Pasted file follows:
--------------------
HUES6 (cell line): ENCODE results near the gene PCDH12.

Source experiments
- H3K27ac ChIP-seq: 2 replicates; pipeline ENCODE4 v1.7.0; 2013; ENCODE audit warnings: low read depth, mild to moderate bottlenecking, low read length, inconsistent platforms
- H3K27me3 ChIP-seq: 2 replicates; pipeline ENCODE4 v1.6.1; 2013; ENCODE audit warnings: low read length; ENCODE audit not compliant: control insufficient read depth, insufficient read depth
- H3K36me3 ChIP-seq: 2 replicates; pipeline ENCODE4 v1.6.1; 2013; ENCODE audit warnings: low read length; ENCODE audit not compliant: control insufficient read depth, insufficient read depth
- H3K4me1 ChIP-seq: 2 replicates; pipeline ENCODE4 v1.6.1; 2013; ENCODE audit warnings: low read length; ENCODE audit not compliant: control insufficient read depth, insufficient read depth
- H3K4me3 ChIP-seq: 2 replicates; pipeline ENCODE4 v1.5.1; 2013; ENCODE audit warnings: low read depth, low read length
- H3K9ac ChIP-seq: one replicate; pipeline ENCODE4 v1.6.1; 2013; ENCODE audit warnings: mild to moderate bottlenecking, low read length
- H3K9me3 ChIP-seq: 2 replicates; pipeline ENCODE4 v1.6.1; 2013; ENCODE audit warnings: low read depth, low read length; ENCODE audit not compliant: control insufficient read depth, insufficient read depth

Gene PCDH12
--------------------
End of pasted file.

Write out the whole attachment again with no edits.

HUES6 (cell line): ENCODE results near the gene PCDH12.

Source experiments
- H3K27ac ChIP-seq: 2 replicates; pipeline ENCODE4 v1.7.0; 2013; ENCODE audit warnings: low read depth, mild to moderate bottlenecking, low read length, inconsistent platforms
- H3K27me3 ChIP-seq: 2 replicates; pipeline ENCODE4 v1.6.1; 2013; ENCODE audit warnings: low read length; ENCODE audit not compliant: control insufficient read depth, insufficient read depth
- H3K36me3 ChIP-seq: 2 replicates; pipeline ENCODE4 v1.6.1; 2013; ENCODE audit warnings: low read length; ENCODE audit not compliant: control insufficient read depth, insufficient read depth
- H3K4me1 ChIP-seq: 2 replicates; pipeline ENCODE4 v1.6.1; 2013; ENCODE audit warnings: low read length; ENCODE audit not compliant: control insufficient read depth, insufficient read depth
- H3K4me3 ChIP-seq: 2 replicates; pipeline ENCODE4 v1.5.1; 2013; ENCODE audit warnings: low read depth, low read length
- H3K9ac ChIP-seq: one replicate; pipeline ENCODE4 v1.6.1; 2013; ENCODE audit warnings: mild to moderate bottlenecking, low read length
- H3K9me3 ChIP-seq: 2 replicates; pipeline ENCODE4 v1.6.1; 2013; ENCODE audit warnings: low read depth, low read length; ENCODE audit not compliant: control insufficient read depth, insufficient read depth

Gene PCDH12